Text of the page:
ISRAEL AT WAR - DAY 141

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IDF confirms flooding Hamas tunnels in Gaza with seawater

Measure utilized as army works to destroy massive tunnel network running 350-400 miles long as part of ground operation in Gaza Strip

Emanuel (Mannie) Fabian is The Times of Israel's military correspondent

A pipe pumping water into a Hamas tunnel is seen near Palestine Square in Gaza City’s Rimal neighborhood, December 19, 2023. (Emanuel Fabian/Times of Israel)
A pipe pumping water into a Hamas tunnel is seen near Palestine Square in Gaza City’s Rimal neighborhood, December 19, 2023. (Emanuel Fabian/Times of Israel)

The Israel Defense Forces said Tuesday that it had been flooding some tunnels in the Gaza Strip with seawater, confirming what had been an open secret for several weeks.

Several IDF units and officials at the Defense Ministry jointly developed “several tools for injecting high-flow water into Hamas tunnels in the Gaza Strip,” the military said in a statement, adding that it is “part of the variety of tools the IDF has for dealing with tunnels.”

The IDF clarified that not all tunnels were being flooded, as the process, which includes attaching pipes and pumps to the shafts, was not suited to all the tunnels and could severely damage some areas.

Before it floods tunnels, the IDF carries out “professional and comprehensive” preemptive checks, including an analysis of the soil and water system in the area, to ensure groundwater is not contaminated, the army added.

Other methods for destroying Hamas’s tunnels include aerial attacks, underground maneuvers and special operations.

A trial run of the flooding method was successful in mid-December as the IDF warned of “new combat methods” to deal with terrorists hiding underground.

Israeli soldiers operate at the entrance to a tunnel in Khan Younis in the southern Gaza Strip in an undated photo released by the military on January 30, 2024. (Israel Defense Forces)

At the time, IDF Spokesman Real Adm. Daniel Hagari was asked about concerns that flooding tunnels may harm hostages being held by Hamas in the tunnels. He responded by saying that the army was operating based on intelligence on the location of hostages and would not take any deliberate steps that may harm them.

Earlier this month, senior Israeli defense officials estimated to The New York Times that Hamas’s tunnel network runs 350-400 miles long, much more than previously believed. The tunnels are believed to be accessed by some 5,700 shafts.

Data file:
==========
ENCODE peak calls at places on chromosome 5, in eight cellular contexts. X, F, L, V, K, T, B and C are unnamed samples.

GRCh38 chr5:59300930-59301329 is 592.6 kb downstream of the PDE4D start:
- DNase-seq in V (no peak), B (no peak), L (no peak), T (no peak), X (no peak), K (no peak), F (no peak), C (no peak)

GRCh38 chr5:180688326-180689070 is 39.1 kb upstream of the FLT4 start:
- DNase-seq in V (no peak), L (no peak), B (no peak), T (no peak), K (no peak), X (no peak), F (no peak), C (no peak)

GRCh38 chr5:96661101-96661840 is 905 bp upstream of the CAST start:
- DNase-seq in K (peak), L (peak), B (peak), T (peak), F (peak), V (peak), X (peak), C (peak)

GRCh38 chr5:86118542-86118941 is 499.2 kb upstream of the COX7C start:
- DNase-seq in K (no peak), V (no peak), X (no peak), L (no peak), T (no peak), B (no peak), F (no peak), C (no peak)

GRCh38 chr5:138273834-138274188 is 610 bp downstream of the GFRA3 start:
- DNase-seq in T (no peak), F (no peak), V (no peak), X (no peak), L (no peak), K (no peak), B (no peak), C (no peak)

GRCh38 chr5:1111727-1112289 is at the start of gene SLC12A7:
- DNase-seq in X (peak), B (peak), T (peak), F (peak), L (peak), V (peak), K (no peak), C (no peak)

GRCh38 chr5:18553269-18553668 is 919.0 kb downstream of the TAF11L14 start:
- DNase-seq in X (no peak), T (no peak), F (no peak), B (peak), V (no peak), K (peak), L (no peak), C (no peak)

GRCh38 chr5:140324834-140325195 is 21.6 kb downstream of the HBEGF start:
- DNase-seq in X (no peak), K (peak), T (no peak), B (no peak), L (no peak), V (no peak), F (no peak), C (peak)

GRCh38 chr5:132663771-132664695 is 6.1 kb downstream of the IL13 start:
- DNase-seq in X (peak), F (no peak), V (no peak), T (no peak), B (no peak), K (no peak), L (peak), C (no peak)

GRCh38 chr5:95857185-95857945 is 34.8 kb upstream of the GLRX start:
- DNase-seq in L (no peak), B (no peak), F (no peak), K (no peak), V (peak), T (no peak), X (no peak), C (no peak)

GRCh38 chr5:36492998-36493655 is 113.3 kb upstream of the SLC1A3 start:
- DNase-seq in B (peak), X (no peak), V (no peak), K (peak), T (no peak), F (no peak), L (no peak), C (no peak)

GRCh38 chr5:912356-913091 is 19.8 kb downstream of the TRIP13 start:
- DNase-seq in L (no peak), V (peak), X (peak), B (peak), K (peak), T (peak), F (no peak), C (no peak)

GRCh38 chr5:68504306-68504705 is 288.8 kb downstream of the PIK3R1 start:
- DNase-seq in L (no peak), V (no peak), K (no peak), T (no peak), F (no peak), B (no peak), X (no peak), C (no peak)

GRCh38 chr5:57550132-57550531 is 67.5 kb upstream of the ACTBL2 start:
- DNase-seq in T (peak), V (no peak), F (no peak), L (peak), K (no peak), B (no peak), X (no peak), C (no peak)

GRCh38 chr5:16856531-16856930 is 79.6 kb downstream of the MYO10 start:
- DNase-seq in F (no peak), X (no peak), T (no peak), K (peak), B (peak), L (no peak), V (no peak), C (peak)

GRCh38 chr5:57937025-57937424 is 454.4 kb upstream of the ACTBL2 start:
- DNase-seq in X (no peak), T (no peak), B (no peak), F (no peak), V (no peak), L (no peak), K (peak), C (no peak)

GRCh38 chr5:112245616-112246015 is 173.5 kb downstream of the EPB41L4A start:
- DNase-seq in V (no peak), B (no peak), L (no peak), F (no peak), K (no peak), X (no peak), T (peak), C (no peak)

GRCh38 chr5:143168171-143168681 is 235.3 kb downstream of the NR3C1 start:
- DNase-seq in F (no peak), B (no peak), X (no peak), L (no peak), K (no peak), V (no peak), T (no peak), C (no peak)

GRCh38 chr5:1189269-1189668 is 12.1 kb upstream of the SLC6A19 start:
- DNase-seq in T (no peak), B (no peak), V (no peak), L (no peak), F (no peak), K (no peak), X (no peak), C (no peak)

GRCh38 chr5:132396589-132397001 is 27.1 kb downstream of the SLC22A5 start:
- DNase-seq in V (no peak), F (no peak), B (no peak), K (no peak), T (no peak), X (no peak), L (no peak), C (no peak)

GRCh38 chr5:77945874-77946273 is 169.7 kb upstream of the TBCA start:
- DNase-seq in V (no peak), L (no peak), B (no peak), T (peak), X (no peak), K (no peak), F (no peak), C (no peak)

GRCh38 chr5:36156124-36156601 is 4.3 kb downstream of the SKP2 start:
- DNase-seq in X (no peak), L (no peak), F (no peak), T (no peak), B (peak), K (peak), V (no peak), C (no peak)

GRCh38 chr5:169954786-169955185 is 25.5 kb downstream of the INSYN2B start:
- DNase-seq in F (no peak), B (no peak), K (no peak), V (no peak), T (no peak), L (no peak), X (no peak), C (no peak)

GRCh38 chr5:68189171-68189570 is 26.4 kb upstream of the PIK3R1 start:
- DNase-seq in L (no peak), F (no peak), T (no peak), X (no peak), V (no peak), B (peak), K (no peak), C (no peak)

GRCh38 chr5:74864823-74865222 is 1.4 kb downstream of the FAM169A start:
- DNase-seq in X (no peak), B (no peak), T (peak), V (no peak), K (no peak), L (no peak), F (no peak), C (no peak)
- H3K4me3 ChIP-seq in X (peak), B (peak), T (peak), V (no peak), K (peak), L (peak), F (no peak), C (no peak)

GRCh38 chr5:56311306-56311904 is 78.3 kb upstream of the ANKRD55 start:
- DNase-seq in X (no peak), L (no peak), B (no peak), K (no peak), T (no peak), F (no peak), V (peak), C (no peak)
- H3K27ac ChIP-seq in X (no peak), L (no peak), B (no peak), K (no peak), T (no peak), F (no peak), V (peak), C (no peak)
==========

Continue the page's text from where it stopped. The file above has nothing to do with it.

The IDF said Hamas had used more than 6,000 tons of concrete and 1,800 tons of steel and likely invested tens of millions of dollars into the project.

Since launching a ground offensive in the wake of the October 7 massacres, in which Hamas-led terrorists killed some 1,200 people and took 253 hostages, Israeli forces have worked to destroy the tunnels, uncovering more and more of the Gaza-ruling terror organization’s underground network.

An official told the Times that IDF troops were more likely to find tunnels running below areas with schools, hospitals or mosques, and that it could potentially take years to dismantle the network.

IDF 646th Brigade commander Col. Elad Shushan (R) inspects a Hamas tunnel in the central Gaza Strip, January 14, 2024 (Lazar Berman/The Times of Israel)

A Wall Street Journal report on Sunday said that up to 80 percent of the tunnels were still intact after close to four months of fighting.

Hamas leader Yahya Sinwar and other terror commanders are thought to be hiding underground, according to Israeli officials who said that the Gaza terror chief is believed to be in a command center in a tunnel under Khan Younis, along with some of the hostages.

It is believed that 132 hostages abducted by Hamas on October 7 remain in Gaza — not all of them alive — after 105 civilians were released from Hamas captivity during the late November truce. Four hostages were released prior to that, and one was rescued by troops. The bodies of eight hostages have also been recovered and three hostages were mistakenly killed by the military.

The IDF has also confirmed the deaths of 25 of those still held by Hamas, citing intelligence and findings obtained by troops operating in Gaza.

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